One thing I love is when a client has a nugget of an idea and by chatting things over, something that neither of us would have come up with at the outset.
This is a great example.
My client gave me this image as a reference for a colour palette that they liked for their new snug.
The reference is of a detail of an ancient Egyptian bath found at the British Museum.
At first, I wondered if we could incorporate the image into the scheme but as we talked further, our thoughts turned to whether this could become a rug.
I worked in Photoshop to create a graphic of what we were hoping to achieve, as well as specifying each colour in the rug. We worked closely with our rug manufacturer, Rug Your Way and this was the result.
The rest of the scheme was kept light and simple in order to enhance the rug design, rather than compete with it.
With the success of this rug, we turned our attention to the adjacent rooms, both of which have a beautifully patinaed herringbone floor but needed rugs to feel more comfortable.
My client went off to have a think about what reference he might like to use.. and came back shortly with a book of illustrations by Egon Schiele. At first, I was a little surprised as if you know any of Schiele’s illustration of nudes, you would wonder how they might be featured in a rug! However, I learnt that he also drew the most unusual illustrations of landscapes. Phew!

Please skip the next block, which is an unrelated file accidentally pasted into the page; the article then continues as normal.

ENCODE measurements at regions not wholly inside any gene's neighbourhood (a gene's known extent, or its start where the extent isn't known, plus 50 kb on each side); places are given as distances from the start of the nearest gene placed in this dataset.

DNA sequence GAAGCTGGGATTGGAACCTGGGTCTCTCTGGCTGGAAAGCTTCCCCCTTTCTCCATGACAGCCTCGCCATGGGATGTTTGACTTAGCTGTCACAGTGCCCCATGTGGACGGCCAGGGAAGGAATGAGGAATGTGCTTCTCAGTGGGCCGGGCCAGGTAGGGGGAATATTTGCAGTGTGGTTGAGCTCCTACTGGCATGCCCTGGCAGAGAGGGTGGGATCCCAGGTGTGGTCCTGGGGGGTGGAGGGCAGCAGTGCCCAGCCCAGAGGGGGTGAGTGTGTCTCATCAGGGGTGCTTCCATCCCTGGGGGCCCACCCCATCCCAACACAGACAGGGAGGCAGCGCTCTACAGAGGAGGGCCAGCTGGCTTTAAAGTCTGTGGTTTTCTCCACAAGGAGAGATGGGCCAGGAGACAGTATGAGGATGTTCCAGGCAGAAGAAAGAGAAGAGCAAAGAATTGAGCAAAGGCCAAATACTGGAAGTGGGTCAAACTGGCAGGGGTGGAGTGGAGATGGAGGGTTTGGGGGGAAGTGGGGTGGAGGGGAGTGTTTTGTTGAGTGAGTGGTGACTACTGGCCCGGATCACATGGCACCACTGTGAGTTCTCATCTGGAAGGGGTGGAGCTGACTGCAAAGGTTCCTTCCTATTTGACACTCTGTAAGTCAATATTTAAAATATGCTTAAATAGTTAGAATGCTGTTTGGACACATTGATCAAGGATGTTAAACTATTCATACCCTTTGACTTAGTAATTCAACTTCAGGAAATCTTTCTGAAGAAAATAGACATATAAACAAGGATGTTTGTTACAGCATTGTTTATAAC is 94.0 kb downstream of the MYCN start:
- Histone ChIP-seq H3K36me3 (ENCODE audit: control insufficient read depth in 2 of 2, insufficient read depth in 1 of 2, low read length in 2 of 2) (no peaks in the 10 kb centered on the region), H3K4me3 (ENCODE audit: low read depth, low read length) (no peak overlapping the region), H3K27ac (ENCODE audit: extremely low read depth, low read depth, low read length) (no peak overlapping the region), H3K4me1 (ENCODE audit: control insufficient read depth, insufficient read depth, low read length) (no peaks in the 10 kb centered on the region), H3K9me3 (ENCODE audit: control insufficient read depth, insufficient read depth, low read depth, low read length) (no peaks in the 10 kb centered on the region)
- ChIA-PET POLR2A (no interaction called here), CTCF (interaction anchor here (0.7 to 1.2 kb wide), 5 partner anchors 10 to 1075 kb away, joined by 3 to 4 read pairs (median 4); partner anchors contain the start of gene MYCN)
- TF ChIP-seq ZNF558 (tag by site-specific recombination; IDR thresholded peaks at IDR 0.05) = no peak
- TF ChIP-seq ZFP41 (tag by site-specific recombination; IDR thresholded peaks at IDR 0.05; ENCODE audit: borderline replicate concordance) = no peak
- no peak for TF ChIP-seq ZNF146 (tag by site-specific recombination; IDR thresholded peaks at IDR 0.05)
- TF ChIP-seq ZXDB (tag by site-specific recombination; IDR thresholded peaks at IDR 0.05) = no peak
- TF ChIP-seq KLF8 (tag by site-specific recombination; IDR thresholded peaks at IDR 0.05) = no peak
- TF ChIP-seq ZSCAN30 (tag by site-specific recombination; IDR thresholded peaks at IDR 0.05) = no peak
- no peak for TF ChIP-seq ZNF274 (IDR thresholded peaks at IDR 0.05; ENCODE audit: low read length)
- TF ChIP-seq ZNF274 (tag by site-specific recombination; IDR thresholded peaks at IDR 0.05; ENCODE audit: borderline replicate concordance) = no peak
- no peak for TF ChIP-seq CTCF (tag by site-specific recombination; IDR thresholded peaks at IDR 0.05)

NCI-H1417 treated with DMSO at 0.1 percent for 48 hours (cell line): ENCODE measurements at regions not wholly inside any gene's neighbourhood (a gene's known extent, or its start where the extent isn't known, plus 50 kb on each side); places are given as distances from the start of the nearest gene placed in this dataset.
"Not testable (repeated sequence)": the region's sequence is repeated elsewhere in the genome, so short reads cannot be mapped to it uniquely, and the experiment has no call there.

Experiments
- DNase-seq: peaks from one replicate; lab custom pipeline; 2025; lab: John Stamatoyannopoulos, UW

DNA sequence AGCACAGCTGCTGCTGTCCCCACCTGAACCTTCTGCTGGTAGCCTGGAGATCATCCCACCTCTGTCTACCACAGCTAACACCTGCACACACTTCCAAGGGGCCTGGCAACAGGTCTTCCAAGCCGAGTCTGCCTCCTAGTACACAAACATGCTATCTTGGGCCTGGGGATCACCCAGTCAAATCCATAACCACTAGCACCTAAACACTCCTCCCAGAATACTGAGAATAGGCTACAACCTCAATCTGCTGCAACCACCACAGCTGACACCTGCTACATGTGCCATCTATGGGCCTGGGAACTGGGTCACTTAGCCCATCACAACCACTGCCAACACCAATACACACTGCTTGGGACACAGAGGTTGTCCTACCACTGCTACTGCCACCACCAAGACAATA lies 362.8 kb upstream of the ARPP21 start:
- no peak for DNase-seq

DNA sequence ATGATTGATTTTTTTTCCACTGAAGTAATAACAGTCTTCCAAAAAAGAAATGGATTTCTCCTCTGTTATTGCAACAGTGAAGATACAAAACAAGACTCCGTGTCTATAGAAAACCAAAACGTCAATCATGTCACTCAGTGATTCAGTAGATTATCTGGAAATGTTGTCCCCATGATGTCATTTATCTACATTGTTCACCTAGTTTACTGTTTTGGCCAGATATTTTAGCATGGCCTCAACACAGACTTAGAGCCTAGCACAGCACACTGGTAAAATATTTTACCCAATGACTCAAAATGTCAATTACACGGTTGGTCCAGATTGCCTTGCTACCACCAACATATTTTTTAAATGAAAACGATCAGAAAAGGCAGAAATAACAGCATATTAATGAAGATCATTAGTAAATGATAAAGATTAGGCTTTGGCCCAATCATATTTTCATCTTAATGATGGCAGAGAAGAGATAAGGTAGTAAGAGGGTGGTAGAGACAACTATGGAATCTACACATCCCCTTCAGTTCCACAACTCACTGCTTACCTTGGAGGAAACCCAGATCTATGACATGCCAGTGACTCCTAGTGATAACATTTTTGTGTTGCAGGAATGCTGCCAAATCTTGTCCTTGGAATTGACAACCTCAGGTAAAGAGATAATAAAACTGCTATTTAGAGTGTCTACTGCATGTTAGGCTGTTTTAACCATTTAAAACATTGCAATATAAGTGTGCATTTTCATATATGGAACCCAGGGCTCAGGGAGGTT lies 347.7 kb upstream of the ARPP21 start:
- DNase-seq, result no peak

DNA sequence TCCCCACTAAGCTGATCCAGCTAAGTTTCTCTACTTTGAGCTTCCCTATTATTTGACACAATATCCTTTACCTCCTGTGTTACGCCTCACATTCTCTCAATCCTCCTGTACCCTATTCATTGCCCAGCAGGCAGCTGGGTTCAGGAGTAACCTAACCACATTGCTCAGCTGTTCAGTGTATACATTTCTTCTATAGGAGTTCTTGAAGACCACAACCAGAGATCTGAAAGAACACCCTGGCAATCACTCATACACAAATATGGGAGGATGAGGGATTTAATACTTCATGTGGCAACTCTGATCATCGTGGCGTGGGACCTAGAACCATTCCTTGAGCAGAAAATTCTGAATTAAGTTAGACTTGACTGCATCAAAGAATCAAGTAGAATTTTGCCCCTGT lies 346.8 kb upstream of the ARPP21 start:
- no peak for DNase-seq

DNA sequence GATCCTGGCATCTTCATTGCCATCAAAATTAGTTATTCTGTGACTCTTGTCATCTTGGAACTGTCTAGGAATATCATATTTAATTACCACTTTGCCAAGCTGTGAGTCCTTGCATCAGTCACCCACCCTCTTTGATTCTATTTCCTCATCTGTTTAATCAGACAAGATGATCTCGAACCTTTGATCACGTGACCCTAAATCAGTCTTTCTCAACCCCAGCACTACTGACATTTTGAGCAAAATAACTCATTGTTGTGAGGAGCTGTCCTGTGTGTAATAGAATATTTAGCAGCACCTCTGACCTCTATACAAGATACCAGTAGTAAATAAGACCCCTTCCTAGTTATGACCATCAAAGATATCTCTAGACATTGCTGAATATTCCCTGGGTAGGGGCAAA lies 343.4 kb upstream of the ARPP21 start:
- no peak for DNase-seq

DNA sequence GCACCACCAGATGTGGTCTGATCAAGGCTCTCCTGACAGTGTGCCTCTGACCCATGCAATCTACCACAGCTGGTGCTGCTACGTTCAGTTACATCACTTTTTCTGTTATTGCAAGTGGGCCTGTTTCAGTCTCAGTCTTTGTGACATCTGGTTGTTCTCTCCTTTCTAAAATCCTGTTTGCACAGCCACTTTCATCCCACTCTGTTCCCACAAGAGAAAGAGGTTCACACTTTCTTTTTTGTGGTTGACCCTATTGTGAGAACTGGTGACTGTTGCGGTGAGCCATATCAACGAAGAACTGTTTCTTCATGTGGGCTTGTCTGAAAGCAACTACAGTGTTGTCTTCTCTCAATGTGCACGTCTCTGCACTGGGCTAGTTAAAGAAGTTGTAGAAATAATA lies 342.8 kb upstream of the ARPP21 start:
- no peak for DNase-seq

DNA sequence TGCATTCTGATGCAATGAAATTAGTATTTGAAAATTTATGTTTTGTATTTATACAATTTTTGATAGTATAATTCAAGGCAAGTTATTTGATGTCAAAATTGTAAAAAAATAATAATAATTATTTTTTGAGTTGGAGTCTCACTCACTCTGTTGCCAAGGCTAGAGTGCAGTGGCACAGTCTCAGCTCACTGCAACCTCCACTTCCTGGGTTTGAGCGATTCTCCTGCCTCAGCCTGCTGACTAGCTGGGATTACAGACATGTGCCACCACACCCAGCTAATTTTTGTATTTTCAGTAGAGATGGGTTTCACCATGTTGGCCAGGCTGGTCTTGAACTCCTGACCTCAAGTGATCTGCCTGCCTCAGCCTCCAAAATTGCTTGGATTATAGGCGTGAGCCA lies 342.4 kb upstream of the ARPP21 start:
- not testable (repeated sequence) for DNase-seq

This is the one we agreed to work with.
Again, I worked up a graphic in Photoshop and specified the colours whilst working on the scheme of the room at the same time.
As with the previous rug, we specified a mix of solid wool areas and areas ‘art silk’ which has a sheen to it and really adds life to the design.
Here it is being made in India.
And here it is in its new home in Oxfordshire. We even specified which way this design was woven so as to make the most of the light hitting the silk areas.
One happy accident was that the stylised trunk in the rug follows the line of the wooden column and beam in the room!
So rug number 3 (which can be seen from the living room above) needed to be less of a feature and more of a complement to the Schiele rug.
Inspiration can come from anywhere… and for this design, I knew we needed a small pattern but not a uniform design. I looked at photos of leaves in sunshine and reflections in water. And then I stumbled across an image of rusted metal. Back to Photoshop, I played around with the image and colours and create this design.
As with the others, we specified a mix of wool and ‘art silk’ areas. I chose the tones to be more subtle on this rug so that it ‘sat back’ as a design.
And there you have it. That’s the story of three very special rugs that are the personification of ‘unique’!